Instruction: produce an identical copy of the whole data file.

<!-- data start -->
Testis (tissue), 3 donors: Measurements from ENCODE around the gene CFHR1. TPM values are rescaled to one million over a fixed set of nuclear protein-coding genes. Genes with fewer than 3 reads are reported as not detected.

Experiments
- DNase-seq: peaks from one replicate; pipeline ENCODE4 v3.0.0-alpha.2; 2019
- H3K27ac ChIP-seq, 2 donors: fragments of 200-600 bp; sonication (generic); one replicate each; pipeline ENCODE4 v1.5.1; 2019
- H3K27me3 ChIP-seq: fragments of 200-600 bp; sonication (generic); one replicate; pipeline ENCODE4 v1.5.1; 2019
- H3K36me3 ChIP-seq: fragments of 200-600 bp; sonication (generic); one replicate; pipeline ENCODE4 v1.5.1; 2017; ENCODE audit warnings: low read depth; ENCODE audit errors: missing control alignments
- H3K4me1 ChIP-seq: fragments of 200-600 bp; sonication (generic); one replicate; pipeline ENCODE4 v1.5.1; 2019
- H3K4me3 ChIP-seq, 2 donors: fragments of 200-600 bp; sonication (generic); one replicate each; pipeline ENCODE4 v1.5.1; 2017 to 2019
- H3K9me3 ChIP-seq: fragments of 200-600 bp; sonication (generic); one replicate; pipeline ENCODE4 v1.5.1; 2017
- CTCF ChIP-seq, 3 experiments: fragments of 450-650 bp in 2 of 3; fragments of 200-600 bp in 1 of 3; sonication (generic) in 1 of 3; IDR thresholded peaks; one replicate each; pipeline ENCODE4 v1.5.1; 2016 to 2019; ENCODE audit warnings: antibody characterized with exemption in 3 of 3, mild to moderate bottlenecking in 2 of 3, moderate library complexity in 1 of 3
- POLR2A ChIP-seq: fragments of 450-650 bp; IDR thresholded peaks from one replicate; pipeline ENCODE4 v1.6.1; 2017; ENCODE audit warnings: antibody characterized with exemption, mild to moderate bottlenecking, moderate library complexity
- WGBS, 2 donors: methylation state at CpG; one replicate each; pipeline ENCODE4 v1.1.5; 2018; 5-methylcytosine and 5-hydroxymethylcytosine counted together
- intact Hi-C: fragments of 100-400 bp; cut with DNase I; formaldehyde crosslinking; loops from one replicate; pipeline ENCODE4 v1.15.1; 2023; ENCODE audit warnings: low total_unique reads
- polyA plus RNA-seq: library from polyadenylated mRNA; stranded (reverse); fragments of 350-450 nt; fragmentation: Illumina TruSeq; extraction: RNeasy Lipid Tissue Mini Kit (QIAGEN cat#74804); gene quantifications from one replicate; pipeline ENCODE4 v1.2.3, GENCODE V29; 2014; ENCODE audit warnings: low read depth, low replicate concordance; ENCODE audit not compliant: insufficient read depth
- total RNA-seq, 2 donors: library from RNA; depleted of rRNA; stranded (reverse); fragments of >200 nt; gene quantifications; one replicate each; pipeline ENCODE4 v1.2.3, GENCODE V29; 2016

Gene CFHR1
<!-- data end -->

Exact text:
Testis (tissue), 3 donors: Measurements from ENCODE around the gene CFHR1. TPM values are rescaled to one million over a fixed set of nuclear protein-coding genes. Genes with fewer than 3 reads are reported as not detected.

Experiments
- DNase-seq: peaks from one replicate; pipeline ENCODE4 v3.0.0-alpha.2; 2019
- H3K27ac ChIP-seq, 2 donors: fragments of 200-600 bp; sonication (generic); one replicate each; pipeline ENCODE4 v1.5.1; 2019
- H3K27me3 ChIP-seq: fragments of 200-600 bp; sonication (generic); one replicate; pipeline ENCODE4 v1.5.1; 2019
- H3K36me3 ChIP-seq: fragments of 200-600 bp; sonication (generic); one replicate; pipeline ENCODE4 v1.5.1; 2017; ENCODE audit warnings: low read depth; ENCODE audit errors: missing control alignments
- H3K4me1 ChIP-seq: fragments of 200-600 bp; sonication (generic); one replicate; pipeline ENCODE4 v1.5.1; 2019
- H3K4me3 ChIP-seq, 2 donors: fragments of 200-600 bp; sonication (generic); one replicate each; pipeline ENCODE4 v1.5.1; 2017 to 2019
- H3K9me3 ChIP-seq: fragments of 200-600 bp; sonication (generic); one replicate; pipeline ENCODE4 v1.5.1; 2017
- CTCF ChIP-seq, 3 experiments: fragments of 450-650 bp in 2 of 3; fragments of 200-600 bp in 1 of 3; sonication (generic) in 1 of 3; IDR thresholded peaks; one replicate each; pipeline ENCODE4 v1.5.1; 2016 to 2019; ENCODE audit warnings: antibody characterized with exemption in 3 of 3, mild to moderate bottlenecking in 2 of 3, moderate library complexity in 1 of 3
- POLR2A ChIP-seq: fragments of 450-650 bp; IDR thresholded peaks from one replicate; pipeline ENCODE4 v1.6.1; 2017; ENCODE audit warnings: antibody characterized with exemption, mild to moderate bottlenecking, moderate library complexity
- WGBS, 2 donors: methylation state at CpG; one replicate each; pipeline ENCODE4 v1.1.5; 2018; 5-methylcytosine and 5-hydroxymethylcytosine counted together
- intact Hi-C: fragments of 100-400 bp; cut with DNase I; formaldehyde crosslinking; loops from one replicate; pipeline ENCODE4 v1.15.1; 2023; ENCODE audit warnings: low total_unique reads
- polyA plus RNA-seq: library from polyadenylated mRNA; stranded (reverse); fragments of 350-450 nt; fragmentation: Illumina TruSeq; extraction: RNeasy Lipid Tissue Mini Kit (QIAGEN cat#74804); gene quantifications from one replicate; pipeline ENCODE4 v1.2.3, GENCODE V29; 2014; ENCODE audit warnings: low read depth, low replicate concordance; ENCODE audit not compliant: insufficient read depth
- total RNA-seq, 2 donors: library from RNA; depleted of rRNA; stranded (reverse); fragments of >200 nt; gene quantifications; one replicate each; pipeline ENCODE4 v1.2.3, GENCODE V29; 2016

Gene CFHR1